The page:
Along the Grapevine

Japanese Knotweed Strata


DSC02041 Foraging for Japanese knotweed (polygonum cuspidatum) is not only worthwhile in terms of finding a delicious and nutritious food source. You will also be doing the environment a big favour, as it is arguably the most invasive of all invasives. Initially we tackled a large grove of it growing in our front garden with the lawnmower. We almost succeeded when it occurred to me this might be an interesting wild food, at which point I salvaged a few sprouts, transplanted them to an appropriate area and have just begun to harvest them. DSC02040 If you are not familiar with this plant, here are a few characteristics which should help you identify it. Where to find it: Along roadsides, riverbanks, fields where the earth has been disturbed. Originally from South East Asia it now grows in North America, Europe, Australia and Tasmania. How to identify it: It is usually grown in clumps and resembles bamboo with its hollow stems. The stems are green, spotted with red and divided by joints, or knots. The young shoots are deep red. The leaves are smooth-edged, hairless and broad oval in shape with a pointed tip and hanging from a long stem. Edible parts: The young leaves and stems before they attain a height of about a foot are commonly used. The rhizomes are usually reserved for medicinal purposes. DSC02052 As I contemplated my modest haul, I was wondering how best to prepare them. I must have had a flash from the past, because suddenly the word ‘strata’ popped into my head, a word I have not heard in decades, but am familiar with the dish. That seemed a good place to start, as it involves few ingredients and no strong flavour which might overpower it. Strata is often made to use up old bread, typically with vegetables and sausage (or ham/bacon) and cheese and cooked in a custard. I used a crusty sourdough bread, but any crusty good quality bread will do. I only used cream cheese because a stronger cheese would just be too much flavour, but a hard cheese could be grated on the top if you like. I omitted meat, and pumped up the vegetable content with lots of caramelized onion. Having tasted some raw bits, I thought it tasted like a gentle rhubarb, so used sumac and mustard to pair with the fruity flavour. DSC02049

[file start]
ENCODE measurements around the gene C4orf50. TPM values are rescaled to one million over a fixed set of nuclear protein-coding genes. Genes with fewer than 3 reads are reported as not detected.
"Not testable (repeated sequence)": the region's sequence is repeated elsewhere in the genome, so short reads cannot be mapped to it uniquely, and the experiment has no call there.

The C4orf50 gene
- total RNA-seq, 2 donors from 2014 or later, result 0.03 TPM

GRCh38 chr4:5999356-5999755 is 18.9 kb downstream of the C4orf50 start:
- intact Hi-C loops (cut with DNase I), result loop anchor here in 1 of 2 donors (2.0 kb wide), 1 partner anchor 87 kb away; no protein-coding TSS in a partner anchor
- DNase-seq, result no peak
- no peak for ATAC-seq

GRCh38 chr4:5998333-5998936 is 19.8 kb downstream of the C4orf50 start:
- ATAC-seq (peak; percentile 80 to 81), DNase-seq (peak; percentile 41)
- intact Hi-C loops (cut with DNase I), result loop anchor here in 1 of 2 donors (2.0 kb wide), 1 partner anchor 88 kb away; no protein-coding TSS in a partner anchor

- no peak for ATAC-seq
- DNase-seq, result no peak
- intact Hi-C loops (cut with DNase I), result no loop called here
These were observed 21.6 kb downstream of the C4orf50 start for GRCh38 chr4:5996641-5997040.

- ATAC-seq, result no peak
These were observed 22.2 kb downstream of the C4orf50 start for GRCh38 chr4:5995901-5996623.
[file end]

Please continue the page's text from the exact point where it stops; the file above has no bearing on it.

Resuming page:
Japanese Knotweed Strata

Ingredients 2 cups Spanish onions, sliced thin oil for frying 2 cups chopped knowtweed stems 2 cups leaves, tightly packed 4 cups bread cubes 1 cup cream cheese 4 eggs 3/4 cup cream (18%) 1/2 cup milk 1 tsp salt 1/2 tsp ground pepper 1 Tbsp sumac powder 1 tsp mustard powder Method Fry the onions in oil gently until they begin to caramelize, about 20 minutes. Add the knotweed stems and continue to fry about five minutes longer, until the stems are cooked. Add the leaves, cover the pot and cook gently until the leaves are wilted. Set aside to cool. Meanwhile, place the bread cubes in a casserole in a 325 degree oven until they are slightly toasted. Mix together the cheese, eggs, cream, milk, seasoning and spices until they are well blended. To assemble, grease a casserole dish lightly and place the bread and vegetable mixture in it, stirring gently to combine. Pour the cheese mixture evenly on top, making sure that all the bread is soaked. Place in a 350 degree oven for about 40 minutes until it is brown and crisp on top and cooked through.